Info"Lord of Atlantis" by Melissa Benson, 1993 Magic: The Gathering™— Unlimited Edition Strathmore Series 500 paper, Bristol plate surface, dyes and color pencil Melissa used colors studies and intricate, symbolic patterns to create the unique image of a merman. Cool colors emphasize the deep sea, while warm colors define the creature. To illustrate the merman's ancient aquatic origin, Melissa drew his necklace as a trilobite, a prehistoric marine fossil. "I never liked the way mermaids or mermen have been made. I didn't want the stereotypical fin on the end, so instead I made the body like an eel's. It's a male figure and to help emphasize that I put the stylized fin on the shoulders. But since he's a leader, the fins take the place of epaulets."
008


Wyluli Wolf (July)
Illus.Susan Van Camp
Rarity
Color
Source Magic: The Gathering 1995 Calendar1994-?
Info"Wyluli Wolf" by Susan Van Camp, 1994 Magic: The Gathering™— Arabian Nights™ Daniel Smith non-buckling painting board, acrylic and airbrush Overlapping two distinct wolf images, Susan brings the fur and eyes into sharp detail. The composition is enhanced by the silhouettes of the wolf and moon. To Susan, these are the definitive symbols for wilderness and solitude. "I was trying to get a lonely, wild feeling—something that was associated with the desert. That's why I stuck with yellows, reds, and browns. I was told that [the card] was an Arabian Wolf. I was trying to get that feeling but stay close to the description."
009


Hurloon Minotaur (August)
Illus.Anson Maddocks
Rarity
Color
Source Magic: The Gathering 1995 Calendar1994-?
Info"Hurloon Minotaur" by Anson Maddocks, 1993 Magic: The Gathering™— Unlimited Edition Illustration board, water-based media and color pencil Drawing on his education in physical anatomy, Anson brings to life this unusual image of a minotaur. The simple composition becomes dynamic through the addition of the creature's intricate ritual scarring. The illustration has gained so much popularity at Wizards of the Coast that the company adopted it as its mascot. "I wanted to draw something I've never seen before, and it had to be interesting—something that reflected the culture of the minotaur. I chose them to be ritualistic and used totem scarring. I think the picture is more evocative of a mood than an action—more like a powerful serenity."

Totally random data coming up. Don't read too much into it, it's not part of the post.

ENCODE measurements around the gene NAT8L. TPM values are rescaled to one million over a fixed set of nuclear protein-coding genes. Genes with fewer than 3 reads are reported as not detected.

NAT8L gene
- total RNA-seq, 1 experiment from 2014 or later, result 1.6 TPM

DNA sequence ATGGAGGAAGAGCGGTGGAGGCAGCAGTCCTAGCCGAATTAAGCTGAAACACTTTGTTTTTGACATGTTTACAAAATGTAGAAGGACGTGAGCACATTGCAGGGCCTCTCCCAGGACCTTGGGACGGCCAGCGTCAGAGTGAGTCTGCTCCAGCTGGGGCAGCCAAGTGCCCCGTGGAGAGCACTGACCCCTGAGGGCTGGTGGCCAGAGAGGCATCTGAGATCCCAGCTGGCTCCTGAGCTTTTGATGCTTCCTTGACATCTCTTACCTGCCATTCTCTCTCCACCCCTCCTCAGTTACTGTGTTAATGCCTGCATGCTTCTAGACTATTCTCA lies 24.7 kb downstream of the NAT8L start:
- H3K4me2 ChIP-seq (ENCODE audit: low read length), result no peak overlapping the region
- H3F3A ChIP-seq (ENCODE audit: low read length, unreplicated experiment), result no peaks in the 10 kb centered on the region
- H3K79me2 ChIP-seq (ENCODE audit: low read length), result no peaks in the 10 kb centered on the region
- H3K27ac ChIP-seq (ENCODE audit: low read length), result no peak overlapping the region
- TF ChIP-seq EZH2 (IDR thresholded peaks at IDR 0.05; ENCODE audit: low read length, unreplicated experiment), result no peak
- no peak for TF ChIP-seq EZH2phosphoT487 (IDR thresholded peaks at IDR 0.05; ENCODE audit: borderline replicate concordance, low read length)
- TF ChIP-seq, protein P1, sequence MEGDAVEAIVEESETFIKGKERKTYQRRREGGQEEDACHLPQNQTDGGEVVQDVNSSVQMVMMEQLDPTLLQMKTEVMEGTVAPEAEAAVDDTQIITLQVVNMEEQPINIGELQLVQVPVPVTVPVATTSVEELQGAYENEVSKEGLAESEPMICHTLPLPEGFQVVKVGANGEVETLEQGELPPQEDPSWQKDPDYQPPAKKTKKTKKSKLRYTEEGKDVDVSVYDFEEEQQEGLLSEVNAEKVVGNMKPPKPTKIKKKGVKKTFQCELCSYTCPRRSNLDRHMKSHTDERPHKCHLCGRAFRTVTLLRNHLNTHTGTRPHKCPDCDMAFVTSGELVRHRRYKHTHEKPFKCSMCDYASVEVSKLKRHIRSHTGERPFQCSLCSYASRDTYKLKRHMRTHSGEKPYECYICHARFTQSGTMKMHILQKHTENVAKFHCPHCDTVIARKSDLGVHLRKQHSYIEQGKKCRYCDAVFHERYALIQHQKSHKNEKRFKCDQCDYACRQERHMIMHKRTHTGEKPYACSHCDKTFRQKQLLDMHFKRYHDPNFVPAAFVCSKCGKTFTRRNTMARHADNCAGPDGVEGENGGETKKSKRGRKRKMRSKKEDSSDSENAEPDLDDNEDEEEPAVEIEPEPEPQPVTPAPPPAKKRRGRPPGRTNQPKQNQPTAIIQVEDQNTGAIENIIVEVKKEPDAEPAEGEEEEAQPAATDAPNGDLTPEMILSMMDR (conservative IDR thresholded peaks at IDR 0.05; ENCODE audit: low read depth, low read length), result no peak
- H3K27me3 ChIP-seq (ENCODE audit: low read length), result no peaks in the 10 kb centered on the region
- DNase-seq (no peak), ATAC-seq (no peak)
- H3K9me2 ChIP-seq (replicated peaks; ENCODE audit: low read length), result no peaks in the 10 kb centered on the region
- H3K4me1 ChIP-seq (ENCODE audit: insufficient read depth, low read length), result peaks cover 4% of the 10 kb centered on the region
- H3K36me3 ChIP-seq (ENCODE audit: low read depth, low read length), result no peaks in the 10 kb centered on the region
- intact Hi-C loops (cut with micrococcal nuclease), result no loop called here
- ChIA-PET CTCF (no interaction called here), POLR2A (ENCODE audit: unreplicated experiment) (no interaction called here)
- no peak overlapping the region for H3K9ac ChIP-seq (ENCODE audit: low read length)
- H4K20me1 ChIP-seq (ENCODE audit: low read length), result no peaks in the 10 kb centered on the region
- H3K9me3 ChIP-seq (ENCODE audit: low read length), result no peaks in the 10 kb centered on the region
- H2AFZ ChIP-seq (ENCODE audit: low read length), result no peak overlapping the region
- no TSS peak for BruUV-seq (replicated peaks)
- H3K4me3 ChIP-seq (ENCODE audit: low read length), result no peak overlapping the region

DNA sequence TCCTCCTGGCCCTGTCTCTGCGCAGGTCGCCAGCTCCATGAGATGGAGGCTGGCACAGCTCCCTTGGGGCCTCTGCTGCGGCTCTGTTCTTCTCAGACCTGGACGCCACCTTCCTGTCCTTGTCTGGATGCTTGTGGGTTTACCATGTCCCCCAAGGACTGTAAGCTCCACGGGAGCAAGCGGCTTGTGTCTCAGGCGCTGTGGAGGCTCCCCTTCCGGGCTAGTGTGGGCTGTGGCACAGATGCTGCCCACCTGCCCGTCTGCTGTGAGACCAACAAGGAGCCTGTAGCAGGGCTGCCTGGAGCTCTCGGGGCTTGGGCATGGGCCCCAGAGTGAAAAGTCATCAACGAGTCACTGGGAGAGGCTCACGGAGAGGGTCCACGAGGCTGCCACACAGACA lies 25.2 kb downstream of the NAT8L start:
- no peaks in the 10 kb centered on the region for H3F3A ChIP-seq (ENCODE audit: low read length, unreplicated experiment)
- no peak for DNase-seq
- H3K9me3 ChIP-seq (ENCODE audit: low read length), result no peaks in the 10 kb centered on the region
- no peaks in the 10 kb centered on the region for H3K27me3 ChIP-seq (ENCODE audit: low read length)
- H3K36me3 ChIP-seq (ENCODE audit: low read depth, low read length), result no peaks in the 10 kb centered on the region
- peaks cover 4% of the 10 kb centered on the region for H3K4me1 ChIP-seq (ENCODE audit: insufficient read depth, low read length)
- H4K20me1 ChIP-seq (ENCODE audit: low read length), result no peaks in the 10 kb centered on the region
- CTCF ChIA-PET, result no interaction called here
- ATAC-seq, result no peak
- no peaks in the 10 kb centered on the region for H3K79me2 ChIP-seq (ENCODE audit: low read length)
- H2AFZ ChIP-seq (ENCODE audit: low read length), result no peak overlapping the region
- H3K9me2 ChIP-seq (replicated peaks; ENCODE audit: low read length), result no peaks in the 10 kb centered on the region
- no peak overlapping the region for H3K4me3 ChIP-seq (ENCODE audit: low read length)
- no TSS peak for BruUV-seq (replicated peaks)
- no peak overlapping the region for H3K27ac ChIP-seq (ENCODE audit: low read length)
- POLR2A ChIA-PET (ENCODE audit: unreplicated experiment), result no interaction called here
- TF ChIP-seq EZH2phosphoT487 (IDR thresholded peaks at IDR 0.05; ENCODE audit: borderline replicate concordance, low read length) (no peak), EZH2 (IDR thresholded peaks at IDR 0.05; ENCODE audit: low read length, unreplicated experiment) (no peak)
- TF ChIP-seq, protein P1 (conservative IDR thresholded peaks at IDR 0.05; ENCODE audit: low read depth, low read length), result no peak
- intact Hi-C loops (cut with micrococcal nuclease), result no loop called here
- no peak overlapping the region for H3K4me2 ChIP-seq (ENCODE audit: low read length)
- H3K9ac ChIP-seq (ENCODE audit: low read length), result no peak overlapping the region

010


Rag Man (September)
Illus.Daniel Gelon
Rarity
Color
Source Magic: The Gathering 1995 Calendar1994-?
Info"Rag Man" by Daniel Gelon, 1994 Magic: The Gathering™— The Dark™ Illustration board, acrylic gouache, color pencil, and watercolor In the original sketch, a stalker— almost invisible within a huge city scene— hid at a street corner. Through cropping, the creature became the piece's new focus. Daniel then created texture by scrubbing the illustration with a wet paper towel. Afterward, he reinforced the images with color pencil. "The concept is a boogey man that parents used to scared kids into going to bed— a parental scare tactic. I wanted something that resembled a street beggar in rags, but with long, clawed hands. It's what a child would feel creeping up behind him if he wasn't going to sleep."
011


All Hallow's Eve (October)
Illus.Christopher Rush
Rarity
Color
Source Magic: The Gathering 1995 Calendar1994-?
Info"All Hallow's Eve" by Christopher Rush Magic: The Gathering™— Legends™ Illustration board, acrylic paint Christopher went through more conceptual sketches on this painting than on any of his others. As the piece evolved, the mood became the central focus. Christopher wanted to convey a Halloween feeling in the piece, but more importantly, he wanted to depict Halloween to Dominia. "Not many people know this, but the painting of the pumpkin was done first, and I added the ghost later. It was by accident that [the ghost] seemed like the focus. I really like the way it turned out because the pumpkin looks like he's looking at the ghost and saying 'Aaaagh!'."
012


Vesuvan Doppelganger (November)
Illus.Quinton Hoover
Rarity
Color
Source Magic: The Gathering 1995 Calendar1994-?
Info"Vesuvan Doppelganger" by Quinton Hoover, 1993 Magic: The Gathering™— Unlimited Edition Bristol board, India ink, watercolor, airbrush acrylic, and color pencil To achieve the doubled effect of this piece, Quinton first drew the image and then traced it in reverse. Although it is a study in simplicity, he considered the doppelganger his most experimental—and time-consuming—illustration to date. Not an airbrushing expert, he used primarly airbrushing and masking to created this piece. "The reason I picked "Vesuvan Doppelganger" is because doing [one] appealed to me. How to do the illustration came to me through the name of the card. That's the neat thing about Magic: The Gathering—everything develops through the name of the card."


013


Phyrexian Gremlins (December)
Illus.Amy Weber
Rarity
Color
Source Magic: The Gathering 1995 Calendar1994-?
Info"Phyrexian Gremlins" by Amy Weber, 1994 Magic: The Gathering™— Antiquities™ Clayboard, acrylic gouache For her Antiquities illustrations, Amy created night skies painted in ultramarine blue—or "Amy blue," as she dubbed it. With every night sky is a moon., and with every star is the constellation Orion. "I didn't use a photo reference, and that's what unusual for me. I don't like to do things in a typical fantasy way. A lot of the general public have said that to me. In this picture, all I tried to do was not to make Spielberg's gremlins. They were fat and chunky. Mine were skinny and not very hairy."
014


Fog (January 1996)
Illus.Jesper Myrfors
Rarity
Color
Source Magic: The Gathering 1995 Calendar1994-?
Info"Fog" by Jesper Myrfors, 1993 Magic: The Gathering™— Unlimited Edition Illustration board, acrylic Jesper's use of muted greens and browns in this piece helps create a mood reminiscent of Seattle morning fog. The result is a glimpse into a fantasy world in which the fog conceals much and skews our perspective. " I was trying to go for a feeling of depth and subletly. I remembered going to school in the mornings and looking at the playing field through the fog. That was the look I was trying to achieve."